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This breakthrough coronavirus test could tell you if you’re still immune

March 9th, 2021 at 8:39 PM
Coronavirus Test

More than 118 million people have contracted COVID-19, according to figures collected since the illness was first found in China in late 2019. But these are just the people who tested positive. About a year ago, there weren’t enough tests to go around, and even those who qualified might have had a hard time getting tested.

The antibody tests that followed were not good enough to confirm past infections. The scientific community soon discovered that antibodies would disappear in some patients after a few months, prompting worries about waning COVID-19 immunity. More in-depth immunity studies followed, proving that COVID-19 survivors would still show strong coronavirus-specific B and T cells (white blood cells), even when antibodies became undetectable. Those memory cells could effectively spearhead another fight against the virus during future infections. But testing for B and T cells isn’t simple or cheap.

A year later, the FDA issued an Emergency Use Authorization (EUA) for the Adaptive Biotechnologies T-Detect COVID Test. The new test would confirm a COVID-19 infection in people who suspect they survived the illness, including asymptomatic cases and people suffering from “Long COVID” without having ever been officially diagnosed with COVID-19. The test could also help with future immunity studies, including vaccine-induced immunity.

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Adaptive partnered with Microsoft to develop the test. T-Detect relies on artificial intelligence from Microsoft to analyze T cells and determine whether white blood cells specific to the coronavirus are present in the bloodstream of people who suspect they’ve been infected. The immune system reacts to all microorganisms that infect the body, creating memory cells for the various pathogens it encounters. The same thing happens after vaccination. Different T cell types might be roaming the body at any given time; that’s why these tests have to identify the white blood cells that can recognize SARS-CoV-2 upon reinfection.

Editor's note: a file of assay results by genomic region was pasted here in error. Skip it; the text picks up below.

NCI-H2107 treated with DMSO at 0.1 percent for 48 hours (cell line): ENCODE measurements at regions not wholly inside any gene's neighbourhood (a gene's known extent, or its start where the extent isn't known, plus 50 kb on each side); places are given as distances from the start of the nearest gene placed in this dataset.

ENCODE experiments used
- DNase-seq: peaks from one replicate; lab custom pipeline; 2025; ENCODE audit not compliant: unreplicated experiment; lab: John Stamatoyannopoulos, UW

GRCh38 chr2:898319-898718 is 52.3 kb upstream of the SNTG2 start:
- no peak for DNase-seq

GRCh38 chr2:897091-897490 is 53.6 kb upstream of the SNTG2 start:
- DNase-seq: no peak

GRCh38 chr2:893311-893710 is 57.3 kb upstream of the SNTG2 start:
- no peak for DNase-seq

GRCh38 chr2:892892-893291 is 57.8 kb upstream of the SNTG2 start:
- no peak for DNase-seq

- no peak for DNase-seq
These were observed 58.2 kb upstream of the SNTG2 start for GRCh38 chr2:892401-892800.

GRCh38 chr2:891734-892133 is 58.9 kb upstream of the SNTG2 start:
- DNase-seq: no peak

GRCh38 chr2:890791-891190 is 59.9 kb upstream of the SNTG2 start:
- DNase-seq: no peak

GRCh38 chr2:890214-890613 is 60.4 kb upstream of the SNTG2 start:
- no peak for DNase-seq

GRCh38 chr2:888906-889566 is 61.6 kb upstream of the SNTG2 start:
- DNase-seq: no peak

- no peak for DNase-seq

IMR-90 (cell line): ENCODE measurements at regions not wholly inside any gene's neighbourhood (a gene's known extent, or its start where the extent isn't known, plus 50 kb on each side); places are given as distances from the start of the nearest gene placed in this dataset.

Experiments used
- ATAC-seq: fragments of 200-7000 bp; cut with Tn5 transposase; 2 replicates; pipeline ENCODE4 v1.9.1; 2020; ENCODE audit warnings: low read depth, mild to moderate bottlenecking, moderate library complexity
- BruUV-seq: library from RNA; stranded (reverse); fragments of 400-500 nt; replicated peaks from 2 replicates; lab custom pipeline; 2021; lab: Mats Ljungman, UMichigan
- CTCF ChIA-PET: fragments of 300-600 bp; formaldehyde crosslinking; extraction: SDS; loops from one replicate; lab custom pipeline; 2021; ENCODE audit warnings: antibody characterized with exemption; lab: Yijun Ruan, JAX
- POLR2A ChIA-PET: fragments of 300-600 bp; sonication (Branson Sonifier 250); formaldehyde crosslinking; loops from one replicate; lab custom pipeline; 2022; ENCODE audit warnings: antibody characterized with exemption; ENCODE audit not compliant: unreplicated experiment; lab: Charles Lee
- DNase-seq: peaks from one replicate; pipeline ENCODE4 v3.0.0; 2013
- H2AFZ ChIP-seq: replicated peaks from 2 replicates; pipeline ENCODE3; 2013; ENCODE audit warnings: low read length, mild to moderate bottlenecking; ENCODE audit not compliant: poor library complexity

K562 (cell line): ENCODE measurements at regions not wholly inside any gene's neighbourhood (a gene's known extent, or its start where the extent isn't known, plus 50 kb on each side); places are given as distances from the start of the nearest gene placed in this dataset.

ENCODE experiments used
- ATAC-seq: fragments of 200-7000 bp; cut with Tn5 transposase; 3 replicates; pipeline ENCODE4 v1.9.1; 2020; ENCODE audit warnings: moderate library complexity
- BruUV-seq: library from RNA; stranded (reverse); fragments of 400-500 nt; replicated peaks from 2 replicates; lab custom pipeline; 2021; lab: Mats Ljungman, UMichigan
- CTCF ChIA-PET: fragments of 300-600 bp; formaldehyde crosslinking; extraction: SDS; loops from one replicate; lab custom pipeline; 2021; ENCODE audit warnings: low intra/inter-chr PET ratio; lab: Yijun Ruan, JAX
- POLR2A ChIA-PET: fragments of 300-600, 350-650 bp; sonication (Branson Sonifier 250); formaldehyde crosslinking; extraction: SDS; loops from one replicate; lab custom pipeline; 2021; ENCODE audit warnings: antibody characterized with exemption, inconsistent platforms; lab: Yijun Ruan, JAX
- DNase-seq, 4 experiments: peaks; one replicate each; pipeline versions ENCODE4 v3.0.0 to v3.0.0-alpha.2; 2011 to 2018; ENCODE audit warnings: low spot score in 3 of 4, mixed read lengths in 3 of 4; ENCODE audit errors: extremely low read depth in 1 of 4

The test costs $150, according to the company’s website. The procedure involves drawing blood from patients, and additional costs are involved. But T-Detect could finally provide clear answers and peace of mind to people who never had the chance to get a test for COVID-19 last year and people with negative antibody tests.

A positive T-Detect result would mean a person still has COVID-19 immunity. The T cells would remember the virus, and they could mount an immediate response. The white blood cells can destroy infected cells and signal B cells to mass-produce a new wave of antibodies that can neutralize the virus.

By measuring T cell levels, scientists can determine how long COVID-19 immunity lasts. The test might also be used to measure the T cell response following vaccination. Repeated testing could reveal how long T cells are present in the blood after vaccination. In turn, this could help health officials determine how often people should receive booster shots.

Positive tests could also help confirm Long COVID cases in patients who never got a PCR test. Long COVID a chronic version of COVID-19 where survivors continue to exhibit symptoms after clearing the virus. Knowing with absolute certainty that a person suffers from this COVID-19 complication might be critical for future treatment options.

A positive T-Detect result would appear at least seven days after infection. A negative test would not exclude an acute illness, the FDA explains. Results should be used in combination with a clinical examination.

Testing is currently limited to Adaptive laboratories, so the T-Detect test isn’t a quick at-home test that anyone could do — the video at the end of the post explains how coronavirus-specific T cells are identified. More information about the T-Detect test is available on the official product pages at this link.

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Chris Smith started writing about gadgets as a hobby, and before he knew it he was sharing his views on tech stuff with readers around the world. Whenever he's not writing about gadgets he miserably fails to stay away from them, although he desperately tries. But that's not necessarily a bad thing.

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